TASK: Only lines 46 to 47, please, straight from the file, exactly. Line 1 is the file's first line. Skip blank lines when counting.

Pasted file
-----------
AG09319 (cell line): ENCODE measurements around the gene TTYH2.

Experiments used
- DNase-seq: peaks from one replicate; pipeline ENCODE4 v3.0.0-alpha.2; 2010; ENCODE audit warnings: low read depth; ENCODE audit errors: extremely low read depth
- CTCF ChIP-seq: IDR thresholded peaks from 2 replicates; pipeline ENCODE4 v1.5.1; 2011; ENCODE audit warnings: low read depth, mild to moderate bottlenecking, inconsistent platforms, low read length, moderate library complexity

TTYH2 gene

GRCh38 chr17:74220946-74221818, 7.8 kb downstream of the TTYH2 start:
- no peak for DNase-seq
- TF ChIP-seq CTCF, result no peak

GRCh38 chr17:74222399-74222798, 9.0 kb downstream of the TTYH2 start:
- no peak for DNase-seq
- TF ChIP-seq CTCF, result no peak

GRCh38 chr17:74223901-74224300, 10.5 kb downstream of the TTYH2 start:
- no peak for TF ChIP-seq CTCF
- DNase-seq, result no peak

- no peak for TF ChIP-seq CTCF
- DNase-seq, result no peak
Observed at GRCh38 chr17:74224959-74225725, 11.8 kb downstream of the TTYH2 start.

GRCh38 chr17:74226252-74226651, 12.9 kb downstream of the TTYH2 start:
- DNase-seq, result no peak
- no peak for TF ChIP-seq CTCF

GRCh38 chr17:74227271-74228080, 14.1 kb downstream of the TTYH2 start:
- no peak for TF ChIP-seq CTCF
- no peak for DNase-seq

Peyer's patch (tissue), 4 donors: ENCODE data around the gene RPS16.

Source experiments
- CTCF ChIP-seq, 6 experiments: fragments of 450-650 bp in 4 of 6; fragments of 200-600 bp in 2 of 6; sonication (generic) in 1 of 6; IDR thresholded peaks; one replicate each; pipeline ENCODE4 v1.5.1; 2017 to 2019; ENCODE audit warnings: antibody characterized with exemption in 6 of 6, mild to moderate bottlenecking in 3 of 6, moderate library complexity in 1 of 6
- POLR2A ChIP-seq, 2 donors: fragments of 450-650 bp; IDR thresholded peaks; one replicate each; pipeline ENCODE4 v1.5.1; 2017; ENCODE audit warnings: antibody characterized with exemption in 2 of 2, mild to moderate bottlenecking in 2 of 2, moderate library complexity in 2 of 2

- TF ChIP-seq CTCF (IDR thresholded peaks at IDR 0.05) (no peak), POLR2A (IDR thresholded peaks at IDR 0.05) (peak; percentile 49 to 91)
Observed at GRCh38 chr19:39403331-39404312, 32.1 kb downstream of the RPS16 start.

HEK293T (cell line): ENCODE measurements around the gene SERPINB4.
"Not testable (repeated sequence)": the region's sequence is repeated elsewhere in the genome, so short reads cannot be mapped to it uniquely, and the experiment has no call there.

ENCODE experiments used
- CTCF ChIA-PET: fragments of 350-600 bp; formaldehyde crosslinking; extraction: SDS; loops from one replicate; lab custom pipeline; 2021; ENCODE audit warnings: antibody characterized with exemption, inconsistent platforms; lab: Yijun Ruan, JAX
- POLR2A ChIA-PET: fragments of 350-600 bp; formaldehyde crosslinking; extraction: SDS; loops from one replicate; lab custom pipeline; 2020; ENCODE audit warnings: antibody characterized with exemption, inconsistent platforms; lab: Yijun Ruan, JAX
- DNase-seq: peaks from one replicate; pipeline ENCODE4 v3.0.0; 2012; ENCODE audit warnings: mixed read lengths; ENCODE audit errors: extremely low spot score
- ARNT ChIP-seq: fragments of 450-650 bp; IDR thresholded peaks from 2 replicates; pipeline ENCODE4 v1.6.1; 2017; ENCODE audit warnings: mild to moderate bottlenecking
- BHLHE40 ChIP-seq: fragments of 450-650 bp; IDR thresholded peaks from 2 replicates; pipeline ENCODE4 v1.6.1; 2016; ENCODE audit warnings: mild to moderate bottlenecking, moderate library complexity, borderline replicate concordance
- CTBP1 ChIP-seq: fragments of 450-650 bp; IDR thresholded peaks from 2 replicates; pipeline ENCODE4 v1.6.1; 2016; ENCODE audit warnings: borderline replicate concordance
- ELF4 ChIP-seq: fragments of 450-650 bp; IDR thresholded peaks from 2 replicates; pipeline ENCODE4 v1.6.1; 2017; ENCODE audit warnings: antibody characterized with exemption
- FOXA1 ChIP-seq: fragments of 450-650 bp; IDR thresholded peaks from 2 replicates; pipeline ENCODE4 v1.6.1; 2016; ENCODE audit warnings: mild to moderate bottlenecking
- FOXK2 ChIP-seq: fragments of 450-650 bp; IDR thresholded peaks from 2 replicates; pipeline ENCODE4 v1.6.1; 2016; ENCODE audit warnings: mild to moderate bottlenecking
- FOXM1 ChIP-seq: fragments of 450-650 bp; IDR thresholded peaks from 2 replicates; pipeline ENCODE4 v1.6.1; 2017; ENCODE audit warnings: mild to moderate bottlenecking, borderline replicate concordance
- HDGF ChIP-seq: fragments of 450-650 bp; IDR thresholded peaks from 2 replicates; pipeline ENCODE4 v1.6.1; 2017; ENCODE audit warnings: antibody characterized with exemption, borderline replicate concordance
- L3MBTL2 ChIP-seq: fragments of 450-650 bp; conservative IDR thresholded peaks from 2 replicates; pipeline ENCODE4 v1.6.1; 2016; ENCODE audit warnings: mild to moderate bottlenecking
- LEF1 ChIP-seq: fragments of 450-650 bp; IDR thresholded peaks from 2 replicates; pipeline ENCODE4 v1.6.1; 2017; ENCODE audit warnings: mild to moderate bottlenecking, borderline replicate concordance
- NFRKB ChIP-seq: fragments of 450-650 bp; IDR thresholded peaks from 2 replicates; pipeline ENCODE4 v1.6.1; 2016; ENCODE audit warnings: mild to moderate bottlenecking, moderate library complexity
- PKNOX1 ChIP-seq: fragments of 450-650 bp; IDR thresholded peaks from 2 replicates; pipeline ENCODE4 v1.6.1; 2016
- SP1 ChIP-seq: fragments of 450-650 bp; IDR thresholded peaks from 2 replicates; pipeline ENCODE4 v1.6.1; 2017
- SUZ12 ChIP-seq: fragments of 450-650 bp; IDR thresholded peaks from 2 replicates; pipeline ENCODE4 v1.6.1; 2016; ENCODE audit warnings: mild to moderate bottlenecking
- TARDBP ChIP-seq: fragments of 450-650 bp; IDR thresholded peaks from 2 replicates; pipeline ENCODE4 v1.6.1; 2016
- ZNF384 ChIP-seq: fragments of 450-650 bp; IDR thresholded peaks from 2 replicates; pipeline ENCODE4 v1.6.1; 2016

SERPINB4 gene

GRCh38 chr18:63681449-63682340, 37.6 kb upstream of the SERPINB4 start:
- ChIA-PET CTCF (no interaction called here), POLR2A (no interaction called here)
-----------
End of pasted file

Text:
- NFRKB ChIP-seq: fragments of 450-650 bp; IDR thresholded peaks from 2 replicates; pipeline ENCODE4 v1.6.1; 2016; ENCODE audit warnings: mild to moderate bottlenecking, moderate library complexity
- PKNOX1 ChIP-seq: fragments of 450-650 bp; IDR thresholded peaks from 2 replicates; pipeline ENCODE4 v1.6.1; 2016